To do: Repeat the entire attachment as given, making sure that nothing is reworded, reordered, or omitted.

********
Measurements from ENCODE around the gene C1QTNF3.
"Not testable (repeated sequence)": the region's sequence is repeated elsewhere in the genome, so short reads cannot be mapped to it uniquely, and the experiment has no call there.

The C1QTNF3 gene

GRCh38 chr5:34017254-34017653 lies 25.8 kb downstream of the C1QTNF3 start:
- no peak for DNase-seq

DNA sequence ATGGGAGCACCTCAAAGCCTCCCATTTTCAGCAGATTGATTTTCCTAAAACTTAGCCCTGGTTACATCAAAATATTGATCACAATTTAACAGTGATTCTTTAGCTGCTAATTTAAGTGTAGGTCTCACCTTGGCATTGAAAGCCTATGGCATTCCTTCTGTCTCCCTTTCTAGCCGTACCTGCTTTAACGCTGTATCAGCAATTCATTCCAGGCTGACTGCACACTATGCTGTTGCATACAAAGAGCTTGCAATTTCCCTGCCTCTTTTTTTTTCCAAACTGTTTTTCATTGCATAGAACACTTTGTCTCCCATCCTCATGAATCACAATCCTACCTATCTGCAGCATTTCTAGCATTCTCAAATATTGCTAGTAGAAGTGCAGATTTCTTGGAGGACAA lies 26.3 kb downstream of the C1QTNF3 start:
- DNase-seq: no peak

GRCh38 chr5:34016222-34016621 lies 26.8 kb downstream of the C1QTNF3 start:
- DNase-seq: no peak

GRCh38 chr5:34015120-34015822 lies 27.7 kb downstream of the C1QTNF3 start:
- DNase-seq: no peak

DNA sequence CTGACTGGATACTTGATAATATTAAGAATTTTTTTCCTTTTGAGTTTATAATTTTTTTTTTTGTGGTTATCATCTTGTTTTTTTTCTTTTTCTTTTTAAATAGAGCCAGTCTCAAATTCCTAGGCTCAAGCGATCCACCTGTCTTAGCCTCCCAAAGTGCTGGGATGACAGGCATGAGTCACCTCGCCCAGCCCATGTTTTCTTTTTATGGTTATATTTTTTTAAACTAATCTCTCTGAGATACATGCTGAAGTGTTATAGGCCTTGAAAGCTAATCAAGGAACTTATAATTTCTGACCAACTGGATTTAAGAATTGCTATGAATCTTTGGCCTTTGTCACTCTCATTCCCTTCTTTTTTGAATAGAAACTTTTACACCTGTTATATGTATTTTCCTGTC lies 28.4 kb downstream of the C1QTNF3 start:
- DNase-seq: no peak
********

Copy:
Measurements from ENCODE around the gene C1QTNF3.
"Not testable (repeated sequence)": the region's sequence is repeated elsewhere in the genome, so short reads cannot be mapped to it uniquely, and the experiment has no call there.

The C1QTNF3 gene

GRCh38 chr5:34017254-34017653 lies 25.8 kb downstream of the C1QTNF3 start:
- no peak for DNase-seq

DNA sequence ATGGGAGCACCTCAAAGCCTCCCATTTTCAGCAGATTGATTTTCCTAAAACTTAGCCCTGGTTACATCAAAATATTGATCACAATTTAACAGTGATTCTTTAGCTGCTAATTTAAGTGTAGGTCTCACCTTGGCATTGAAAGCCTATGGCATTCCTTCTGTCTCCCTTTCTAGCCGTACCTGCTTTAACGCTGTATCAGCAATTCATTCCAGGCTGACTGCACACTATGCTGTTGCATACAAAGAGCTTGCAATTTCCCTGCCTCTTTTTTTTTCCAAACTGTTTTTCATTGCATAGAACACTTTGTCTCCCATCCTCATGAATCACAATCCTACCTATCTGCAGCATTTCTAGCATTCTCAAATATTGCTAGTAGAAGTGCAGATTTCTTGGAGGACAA lies 26.3 kb downstream of the C1QTNF3 start:
- DNase-seq: no peak

GRCh38 chr5:34016222-34016621 lies 26.8 kb downstream of the C1QTNF3 start:
- DNase-seq: no peak

GRCh38 chr5:34015120-34015822 lies 27.7 kb downstream of the C1QTNF3 start:
- DNase-seq: no peak

DNA sequence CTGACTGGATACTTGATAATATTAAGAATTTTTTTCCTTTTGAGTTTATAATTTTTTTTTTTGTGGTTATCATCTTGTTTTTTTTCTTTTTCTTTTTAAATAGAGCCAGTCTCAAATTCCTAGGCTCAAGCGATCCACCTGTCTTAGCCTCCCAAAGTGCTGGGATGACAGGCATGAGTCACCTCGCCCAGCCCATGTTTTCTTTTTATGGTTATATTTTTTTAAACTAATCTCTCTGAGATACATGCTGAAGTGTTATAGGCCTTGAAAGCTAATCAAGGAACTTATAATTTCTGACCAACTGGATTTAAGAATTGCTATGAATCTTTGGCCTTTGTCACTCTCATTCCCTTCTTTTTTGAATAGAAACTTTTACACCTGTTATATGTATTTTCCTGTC lies 28.4 kb downstream of the C1QTNF3 start:
- DNase-seq: no peak